Many years ago, when I was young, I met a man. Very gorgeous he was - a tall, blond Swede transported to Canada, and fitting in nicely, with a spot on a paneled television show, his own business of antiques he collected and sold in a downtown shop, plus his career of racing and collecting cars. A bright and interesting light on the male scene - and he was interested in me, what a surprise. I was smitten, and a willing victim to his charm. He lived in an old Victorian house in Cabbagetown, in the east end of Toronto, (later bought by Lorne Michaels just before he went off to New York city and started Saturday Night Live). It was around the corner from where I and my 3-year-old son shared a house with two of my co-workers.
Besides being beautiful and intelligent, he was unfortunately a big, fat liar. He wooed me, told me he loved me; gave me a key to his house. I used it one night - all unplanned (the fateful surprise visit). When he wasn't home, I waited; amused myself reading perhaps; then as the hours passed, I finally got into his bed and waited more. By two AM, when he still wasn't home, I opened the drawer of a night table out of boredom - and found a letter he was writing to his former lover. Full of love and longing, he was, wanting to be with her, to get back together. A touching tale.
I left then, my trust destroyed, my pride keeping me away from him for a while, but that was followed by the usual after-period of on-again, off-again attempts to fix things. It never worked. he kept lying, trying to convince himself, perhaps, and it was a doomed relationship, and a painful growing for me, over a long time, until I finally smartened up and decided to write to his old girlfriend, who by that time had heard about me. She responded to my letter eagerly, a very lively woman with many artistic talents, and we traded missives and stories often, by-passing the silly man, and enjoying a new friendship. She was a fun spirit; I could see why he liked her, and also why she was done with him. (I had also received a phone call once from his ex-wife, who had re-married, warning me against him).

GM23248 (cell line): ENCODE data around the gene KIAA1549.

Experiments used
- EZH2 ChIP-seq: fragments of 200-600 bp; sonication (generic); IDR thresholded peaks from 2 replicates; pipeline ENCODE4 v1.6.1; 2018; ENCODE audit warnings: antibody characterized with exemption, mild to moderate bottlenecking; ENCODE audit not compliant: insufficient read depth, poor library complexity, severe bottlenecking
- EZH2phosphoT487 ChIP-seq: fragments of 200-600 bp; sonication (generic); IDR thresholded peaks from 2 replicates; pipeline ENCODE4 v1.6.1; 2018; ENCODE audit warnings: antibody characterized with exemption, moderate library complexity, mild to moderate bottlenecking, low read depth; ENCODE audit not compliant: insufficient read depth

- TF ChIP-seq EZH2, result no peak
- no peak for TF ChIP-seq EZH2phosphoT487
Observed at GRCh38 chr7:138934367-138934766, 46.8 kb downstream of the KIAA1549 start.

Eventually, my new friend invited me and my son to visit her in the country, and we did so, and repeated the experience on other occasions. On one of our trips to her house, shared with her new man, her sister, and her mother, she drew this portrait (below) of me. I found it last year and framed it, only noticing as I did so, that the date of the framing was forty-two years to the day from when she had done the work. This young me gazes out from my wall now, and silently challenges me daily: "Well, what are you making of yourself? What have you learned/accomplished/offered/created lately?" The young, naive me that I was looks much more knowing and confident that I felt then, and I must assume that Sybil, the artist, ex-lover of my ex-lover, saw and captured a different, future me. Wherever she is now, I thank her for this reminder of those days, pain and fun, and all, and for her example to me of an independent, fully-alive woman.